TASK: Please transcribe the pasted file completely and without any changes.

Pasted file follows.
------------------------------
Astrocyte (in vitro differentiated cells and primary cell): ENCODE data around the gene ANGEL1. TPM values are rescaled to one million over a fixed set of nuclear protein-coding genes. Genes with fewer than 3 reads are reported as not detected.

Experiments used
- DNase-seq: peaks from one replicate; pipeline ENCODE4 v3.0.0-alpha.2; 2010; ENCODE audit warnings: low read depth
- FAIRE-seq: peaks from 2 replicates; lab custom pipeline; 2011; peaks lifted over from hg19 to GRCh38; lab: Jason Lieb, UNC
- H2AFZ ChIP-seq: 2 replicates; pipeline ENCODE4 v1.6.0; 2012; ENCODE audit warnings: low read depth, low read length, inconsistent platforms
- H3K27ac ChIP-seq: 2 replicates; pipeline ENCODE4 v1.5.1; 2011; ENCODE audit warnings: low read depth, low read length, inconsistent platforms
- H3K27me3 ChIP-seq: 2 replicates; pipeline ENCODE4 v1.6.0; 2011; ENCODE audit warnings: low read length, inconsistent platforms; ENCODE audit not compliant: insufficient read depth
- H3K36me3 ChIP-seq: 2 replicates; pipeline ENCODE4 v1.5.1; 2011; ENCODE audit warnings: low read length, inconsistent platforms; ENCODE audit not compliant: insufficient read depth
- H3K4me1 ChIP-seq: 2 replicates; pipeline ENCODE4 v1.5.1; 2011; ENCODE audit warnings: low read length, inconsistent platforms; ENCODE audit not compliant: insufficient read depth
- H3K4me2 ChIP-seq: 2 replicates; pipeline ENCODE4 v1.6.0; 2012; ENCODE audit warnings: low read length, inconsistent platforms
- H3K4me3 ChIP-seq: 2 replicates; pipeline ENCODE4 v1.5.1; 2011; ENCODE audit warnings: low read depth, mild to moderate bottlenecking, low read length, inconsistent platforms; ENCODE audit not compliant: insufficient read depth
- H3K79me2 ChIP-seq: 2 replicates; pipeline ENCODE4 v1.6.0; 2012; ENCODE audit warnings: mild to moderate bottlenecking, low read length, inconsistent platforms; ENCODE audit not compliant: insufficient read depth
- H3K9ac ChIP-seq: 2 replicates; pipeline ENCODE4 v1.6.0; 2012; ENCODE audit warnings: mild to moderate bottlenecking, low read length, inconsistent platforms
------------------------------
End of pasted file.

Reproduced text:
Astrocyte (in vitro differentiated cells and primary cell): ENCODE data around the gene ANGEL1. TPM values are rescaled to one million over a fixed set of nuclear protein-coding genes. Genes with fewer than 3 reads are reported as not detected.

Experiments used
- DNase-seq: peaks from one replicate; pipeline ENCODE4 v3.0.0-alpha.2; 2010; ENCODE audit warnings: low read depth
- FAIRE-seq: peaks from 2 replicates; lab custom pipeline; 2011; peaks lifted over from hg19 to GRCh38; lab: Jason Lieb, UNC
- H2AFZ ChIP-seq: 2 replicates; pipeline ENCODE4 v1.6.0; 2012; ENCODE audit warnings: low read depth, low read length, inconsistent platforms
- H3K27ac ChIP-seq: 2 replicates; pipeline ENCODE4 v1.5.1; 2011; ENCODE audit warnings: low read depth, low read length, inconsistent platforms
- H3K27me3 ChIP-seq: 2 replicates; pipeline ENCODE4 v1.6.0; 2011; ENCODE audit warnings: low read length, inconsistent platforms; ENCODE audit not compliant: insufficient read depth
- H3K36me3 ChIP-seq: 2 replicates; pipeline ENCODE4 v1.5.1; 2011; ENCODE audit warnings: low read length, inconsistent platforms; ENCODE audit not compliant: insufficient read depth
- H3K4me1 ChIP-seq: 2 replicates; pipeline ENCODE4 v1.5.1; 2011; ENCODE audit warnings: low read length, inconsistent platforms; ENCODE audit not compliant: insufficient read depth
- H3K4me2 ChIP-seq: 2 replicates; pipeline ENCODE4 v1.6.0; 2012; ENCODE audit warnings: low read length, inconsistent platforms
- H3K4me3 ChIP-seq: 2 replicates; pipeline ENCODE4 v1.5.1; 2011; ENCODE audit warnings: low read depth, mild to moderate bottlenecking, low read length, inconsistent platforms; ENCODE audit not compliant: insufficient read depth
- H3K79me2 ChIP-seq: 2 replicates; pipeline ENCODE4 v1.6.0; 2012; ENCODE audit warnings: mild to moderate bottlenecking, low read length, inconsistent platforms; ENCODE audit not compliant: insufficient read depth
- H3K9ac ChIP-seq: 2 replicates; pipeline ENCODE4 v1.6.0; 2012; ENCODE audit warnings: mild to moderate bottlenecking, low read length, inconsistent platforms